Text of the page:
We hold that the diminution in value of Montgomery Towers due to the presence of asbestos installed during construction was not a covered loss within the meaning of the policy's insuring clause. Cf. State Farm Fire & Casualty Co. v. Superior Court, 215 Cal. App. 3d 1435, 264 Cal. Rptr. 269, 275 (1989) (holding under the policy language that diminution of market value is not a cause of loss but a measure of a loss caused by something else). The policy's property coverage insured Leafland's real property "against direct loss or damage from cause of loss except those listed under the Comprehensive Protection-Exclusions." Leafland can point to no event that happened during the time the policy was in effect that caused direct loss or damage to its property. Rather, Leafland is claiming coverage under the INA policy due to the discovery of an undisclosed problem with the property that was present at the time of purchase and was subsequently found to have diminished the property's value. In essence, Leafland seeks to manipulate the language of the INA policy to cover its loss in property value due to the discovery of asbestos in the building after the time of purchase.

An additional reason supports our holding that the INA policy does not provide coverage for the diminution in value of Montgomery Towers. "All-risks" first-party insurance coverage, such as the coverage at issue in the instant case, does not protect against losses that are certain to happen. *29 See Intermetal Mexicana, S.A. v. Insurance Co. of N. Am., 866 F.2d 71, 77 (3rd. Cir. 1989); Standard Structural Steel Co. v. Bethlehem Steel Corp., 597 F. Supp. 164, 191 (D.Conn.1984); Chu v. Canadian Indem. Co., 224 Cal. App. 3d 86, 274 Cal. Rptr. 20, 26 (1990); Miller v. Boston Ins. Co., 420 Pa. 566, 218 A.2d 275, 277 (1966); Glassner v. Detroit Fire and Marine Ins. Co., 23 Wis.2d 532, 127 N.W.2d 761, 764 (1964). A related principle is that "all-risks" insurance does not cover loss for events that occur prior to issuance of the policy. See Nevers v. Aetna Ins. Co., 14 Wash. App. 906, 546 P.2d 1240, 1241 (1976) (holding that an "all-risks" policy does not cover "undisclosed events which take place prior to the effective date of coverage"). In this case, the underlying problem causing the diminution in property valuethe use of asbestos in constructing the buildingswas present long before Leafland acquired the property. The presence of asbestos had, in effect, already diminished the value of the property before Leafland purchased the property and bought insurance from INA, even though the presence of asbestos remained undetected for some time after Leafland bought the property. In other words, the diminution in property value was discovered, but not caused, during the time the policy was in effect. Because the claimed loss occurred prior to the time the insurance was purchased, "the concept of risk that is inherent in all policies of insurance is lacking." See Intermetal, 866 F.2d at 78. Consequently, Leafland cannot claim coverage for diminution in property value under the INA policy.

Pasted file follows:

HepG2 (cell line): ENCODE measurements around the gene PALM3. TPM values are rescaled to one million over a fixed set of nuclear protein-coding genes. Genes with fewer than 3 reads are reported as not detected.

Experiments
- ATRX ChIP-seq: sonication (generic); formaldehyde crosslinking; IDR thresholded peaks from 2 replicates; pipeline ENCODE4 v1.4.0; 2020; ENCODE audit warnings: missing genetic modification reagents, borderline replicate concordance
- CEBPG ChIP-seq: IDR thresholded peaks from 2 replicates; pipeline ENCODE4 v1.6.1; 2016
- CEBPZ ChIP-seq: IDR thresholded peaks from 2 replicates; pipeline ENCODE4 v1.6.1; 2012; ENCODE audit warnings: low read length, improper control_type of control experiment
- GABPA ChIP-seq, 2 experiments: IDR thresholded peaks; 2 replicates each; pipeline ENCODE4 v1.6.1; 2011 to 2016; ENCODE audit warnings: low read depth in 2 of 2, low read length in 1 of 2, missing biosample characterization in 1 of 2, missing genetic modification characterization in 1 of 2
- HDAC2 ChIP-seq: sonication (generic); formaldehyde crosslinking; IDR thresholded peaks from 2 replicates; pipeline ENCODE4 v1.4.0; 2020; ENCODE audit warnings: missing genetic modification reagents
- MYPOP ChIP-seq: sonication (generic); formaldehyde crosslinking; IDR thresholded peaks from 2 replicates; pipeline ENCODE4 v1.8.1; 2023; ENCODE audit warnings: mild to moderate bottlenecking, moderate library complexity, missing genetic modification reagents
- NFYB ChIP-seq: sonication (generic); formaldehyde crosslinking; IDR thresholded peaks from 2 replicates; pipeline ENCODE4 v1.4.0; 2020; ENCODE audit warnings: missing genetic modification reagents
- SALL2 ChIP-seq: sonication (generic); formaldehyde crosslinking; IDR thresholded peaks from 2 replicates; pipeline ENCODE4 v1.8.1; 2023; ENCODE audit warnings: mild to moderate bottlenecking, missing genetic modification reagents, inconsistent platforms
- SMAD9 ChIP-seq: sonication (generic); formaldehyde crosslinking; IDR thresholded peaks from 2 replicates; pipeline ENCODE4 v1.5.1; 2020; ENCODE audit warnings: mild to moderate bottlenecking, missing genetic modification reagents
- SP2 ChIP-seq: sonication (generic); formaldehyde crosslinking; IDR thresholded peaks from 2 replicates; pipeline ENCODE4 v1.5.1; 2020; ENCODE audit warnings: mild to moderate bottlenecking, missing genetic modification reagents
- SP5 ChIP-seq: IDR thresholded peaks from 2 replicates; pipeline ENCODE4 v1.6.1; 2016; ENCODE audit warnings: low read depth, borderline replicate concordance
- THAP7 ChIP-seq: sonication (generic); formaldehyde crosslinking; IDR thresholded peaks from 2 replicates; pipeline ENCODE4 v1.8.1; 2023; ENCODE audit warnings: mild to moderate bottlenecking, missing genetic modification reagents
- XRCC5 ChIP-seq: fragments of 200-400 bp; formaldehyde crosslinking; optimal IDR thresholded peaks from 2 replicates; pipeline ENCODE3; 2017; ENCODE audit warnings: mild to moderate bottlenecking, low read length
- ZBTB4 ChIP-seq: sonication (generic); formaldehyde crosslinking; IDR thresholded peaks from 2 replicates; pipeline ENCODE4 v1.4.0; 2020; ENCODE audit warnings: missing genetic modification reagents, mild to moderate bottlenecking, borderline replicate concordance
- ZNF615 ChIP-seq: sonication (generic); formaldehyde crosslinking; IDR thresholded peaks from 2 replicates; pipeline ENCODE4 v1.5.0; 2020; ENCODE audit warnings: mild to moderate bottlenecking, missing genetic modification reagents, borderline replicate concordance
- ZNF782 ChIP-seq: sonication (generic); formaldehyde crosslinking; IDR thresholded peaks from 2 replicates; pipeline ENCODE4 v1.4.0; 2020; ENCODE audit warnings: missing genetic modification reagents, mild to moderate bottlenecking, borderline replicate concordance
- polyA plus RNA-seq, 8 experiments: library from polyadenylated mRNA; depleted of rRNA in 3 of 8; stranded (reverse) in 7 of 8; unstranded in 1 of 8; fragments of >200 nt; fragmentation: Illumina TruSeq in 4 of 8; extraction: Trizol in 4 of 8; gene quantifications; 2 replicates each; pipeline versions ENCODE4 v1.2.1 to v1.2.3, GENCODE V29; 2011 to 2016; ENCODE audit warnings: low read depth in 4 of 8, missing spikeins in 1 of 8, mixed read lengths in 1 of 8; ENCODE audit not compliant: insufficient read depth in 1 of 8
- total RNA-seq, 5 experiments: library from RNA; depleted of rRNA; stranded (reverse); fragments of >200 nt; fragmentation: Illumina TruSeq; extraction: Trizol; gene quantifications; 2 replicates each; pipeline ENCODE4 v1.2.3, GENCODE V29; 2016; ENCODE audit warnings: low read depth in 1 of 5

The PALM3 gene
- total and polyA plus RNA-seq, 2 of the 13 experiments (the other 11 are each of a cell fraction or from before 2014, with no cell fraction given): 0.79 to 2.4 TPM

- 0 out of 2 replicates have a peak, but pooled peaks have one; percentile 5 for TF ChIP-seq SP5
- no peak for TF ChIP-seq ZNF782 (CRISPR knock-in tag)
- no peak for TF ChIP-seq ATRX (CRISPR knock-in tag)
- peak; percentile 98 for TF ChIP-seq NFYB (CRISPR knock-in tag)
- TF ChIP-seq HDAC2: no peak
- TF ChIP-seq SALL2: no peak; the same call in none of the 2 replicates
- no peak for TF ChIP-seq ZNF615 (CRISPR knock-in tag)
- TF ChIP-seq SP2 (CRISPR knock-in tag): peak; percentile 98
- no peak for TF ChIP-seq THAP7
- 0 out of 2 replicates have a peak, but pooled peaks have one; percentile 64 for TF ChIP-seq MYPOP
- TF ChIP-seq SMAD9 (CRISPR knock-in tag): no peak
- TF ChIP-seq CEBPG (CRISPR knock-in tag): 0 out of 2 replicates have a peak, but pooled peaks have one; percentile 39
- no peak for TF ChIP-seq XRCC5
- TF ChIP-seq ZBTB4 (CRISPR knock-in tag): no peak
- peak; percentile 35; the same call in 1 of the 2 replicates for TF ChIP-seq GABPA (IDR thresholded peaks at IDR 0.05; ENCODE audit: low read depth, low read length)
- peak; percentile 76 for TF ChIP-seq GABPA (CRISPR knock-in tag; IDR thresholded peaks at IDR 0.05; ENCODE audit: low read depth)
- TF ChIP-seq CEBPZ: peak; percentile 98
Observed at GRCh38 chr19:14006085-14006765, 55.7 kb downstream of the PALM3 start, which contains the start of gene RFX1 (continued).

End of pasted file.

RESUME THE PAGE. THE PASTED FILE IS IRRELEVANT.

Leafland suggests that INA's policy is ambiguous and should be construed against the insurer. We do not find the policy in this case to be ambiguous. Moreover, while insurance policies may in some circumstances be construed against the insurer, the insured must still show that its claim falls within the coverage provided by the policy. See Miller, 218 A.2d at 277. In this case, INA's policy does not provide coverage for diminution in property value that, in essence, resulted from events occurring prior to the issuance of the policy. The judgment of the district court is affirmed.


FRANCHINI and FROST, JJ., concur.

Some case metadata and case summaries were written with the help of AI, which can produce inaccuracies. You should read the full case before relying on it for legal research purposes.

This site is protected by reCAPTCHA and the Google Privacy Policy and Terms of Service apply.